Work Out Exactly How Much is Owing

With all of your debts, work out exactly how much is owing on each one. This includes looking at the interest, how much you are paying, and what sort of interest it is, so that you have an idea about the variable amounts with each one. What are the monthly payments, and what annual fees does the debt attract?

Order the Debts

Once you have your list, put it into order of which ones have the highest interest rates, penalties and fees. This will give you an idea about which ones you are treading water with, and which ones could possibly be paid off sooner rather than later. Having a good idea about where your financial position is really at, will help you to see the big picture, rather than looking at the forest from within the trees, as all you see is trees.


Now that you have your list and can exactly what each debt entails, have a look to see which ones you can consolidate. Ask yourself, if there are any of those debts that could save you money if you consolidated them into the one loan? Consolidating can often be a good idea because rather than spending a lot of money paying off the interest and not getting forward, you might be able to just be paying one monthly repayment on a loan that covers all of them.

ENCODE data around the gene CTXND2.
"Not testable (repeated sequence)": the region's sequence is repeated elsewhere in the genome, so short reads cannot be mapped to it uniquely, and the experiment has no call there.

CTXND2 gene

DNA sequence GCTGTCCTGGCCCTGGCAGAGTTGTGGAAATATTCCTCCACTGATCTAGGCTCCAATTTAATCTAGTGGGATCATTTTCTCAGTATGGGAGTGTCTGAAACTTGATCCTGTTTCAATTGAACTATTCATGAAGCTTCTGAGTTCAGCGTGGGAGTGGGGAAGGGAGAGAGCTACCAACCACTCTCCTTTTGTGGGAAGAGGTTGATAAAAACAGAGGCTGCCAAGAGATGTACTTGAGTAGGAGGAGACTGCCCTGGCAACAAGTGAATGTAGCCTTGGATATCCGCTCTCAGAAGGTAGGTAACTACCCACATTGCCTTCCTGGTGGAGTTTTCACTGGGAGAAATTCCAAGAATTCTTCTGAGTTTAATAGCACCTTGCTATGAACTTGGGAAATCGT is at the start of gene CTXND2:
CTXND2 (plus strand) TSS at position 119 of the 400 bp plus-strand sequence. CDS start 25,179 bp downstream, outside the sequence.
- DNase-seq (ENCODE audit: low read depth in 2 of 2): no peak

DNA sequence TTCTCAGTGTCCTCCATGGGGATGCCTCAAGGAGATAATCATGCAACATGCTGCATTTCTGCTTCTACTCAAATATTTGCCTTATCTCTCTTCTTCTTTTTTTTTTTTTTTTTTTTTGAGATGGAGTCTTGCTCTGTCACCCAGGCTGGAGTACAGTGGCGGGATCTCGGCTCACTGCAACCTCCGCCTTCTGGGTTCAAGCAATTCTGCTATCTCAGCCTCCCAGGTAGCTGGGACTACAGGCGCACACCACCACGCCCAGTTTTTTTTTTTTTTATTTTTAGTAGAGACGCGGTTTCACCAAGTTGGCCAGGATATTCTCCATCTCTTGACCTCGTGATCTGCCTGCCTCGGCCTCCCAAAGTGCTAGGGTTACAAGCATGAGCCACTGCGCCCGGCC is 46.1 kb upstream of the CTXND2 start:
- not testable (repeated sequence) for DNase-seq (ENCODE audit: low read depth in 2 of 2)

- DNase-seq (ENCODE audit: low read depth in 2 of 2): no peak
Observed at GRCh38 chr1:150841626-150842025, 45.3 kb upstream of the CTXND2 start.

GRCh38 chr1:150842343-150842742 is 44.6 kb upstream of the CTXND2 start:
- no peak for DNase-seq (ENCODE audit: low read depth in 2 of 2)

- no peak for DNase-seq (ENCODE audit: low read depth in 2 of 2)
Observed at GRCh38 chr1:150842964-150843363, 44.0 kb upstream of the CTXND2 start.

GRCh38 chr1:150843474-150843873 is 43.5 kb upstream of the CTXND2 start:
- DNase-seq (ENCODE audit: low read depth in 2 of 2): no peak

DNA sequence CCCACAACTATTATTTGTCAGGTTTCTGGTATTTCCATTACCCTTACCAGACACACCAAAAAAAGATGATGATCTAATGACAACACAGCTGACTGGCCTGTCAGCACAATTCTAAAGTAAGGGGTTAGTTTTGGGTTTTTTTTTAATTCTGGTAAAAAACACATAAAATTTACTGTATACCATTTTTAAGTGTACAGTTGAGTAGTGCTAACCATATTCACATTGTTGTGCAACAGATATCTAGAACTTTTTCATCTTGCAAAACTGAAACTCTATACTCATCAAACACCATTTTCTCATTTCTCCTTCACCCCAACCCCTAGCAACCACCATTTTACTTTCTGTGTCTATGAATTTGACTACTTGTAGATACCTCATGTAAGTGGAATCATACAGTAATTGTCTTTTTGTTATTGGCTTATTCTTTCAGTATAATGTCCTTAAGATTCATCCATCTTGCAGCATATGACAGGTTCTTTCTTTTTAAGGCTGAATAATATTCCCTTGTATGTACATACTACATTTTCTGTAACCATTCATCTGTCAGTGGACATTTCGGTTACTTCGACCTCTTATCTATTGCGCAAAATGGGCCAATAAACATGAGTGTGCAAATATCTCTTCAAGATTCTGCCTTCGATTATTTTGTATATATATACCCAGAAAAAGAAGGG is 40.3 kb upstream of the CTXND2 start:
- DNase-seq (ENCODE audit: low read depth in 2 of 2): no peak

Work Out How Much More Than the Minimum Would Help You

Rather than continuing to pay the minimum monthly repayment and only ever paying off the interest, it might be a good idea to start paying a little bit more than the minimum each month. If you did pay more than the monthly minimum, how much would you be paying, and how much would it take for you to pay off before it started to be of help to you and your situation?

Author Bio

This article was contributed by Michael Craig on behalf of Dreamloans – a leading car-finance broker based in Adelaide, Australia.

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Talking to Your Lenders About “Goodwill” Adjustments

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You might have heard of “goodwill” adjustments from financing companies and borrowers of such companies. Goodwill adjustments are missed repayments in which the creditor will not list on the credit conduct of customers and instead “adjusts” the missed repayment amount to the following month. Goodwill adjustments are great ways to avoid problems with your credit conduct. However, gauging the right timing to talk about such to your lenders is important.

If you have missed one or two repayment terms, you’ll want to talk to your lenders about these adjustments. However, look into your finances carefully and see if you could perform well in the next six months to a year. As you look into these details, you can gauge if you could properly negotiate a goodwill adjustment with your lender.

Lenders usually allow customers with high credit values and those having highly-priced or rated financing to have goodwill adjustments as long as they do not or seldom commit the error again. However, if you have adequate to above-average credit scores, you’ll need a good repayment performance before you could ensure that the lender will give you a goodwill adjustment.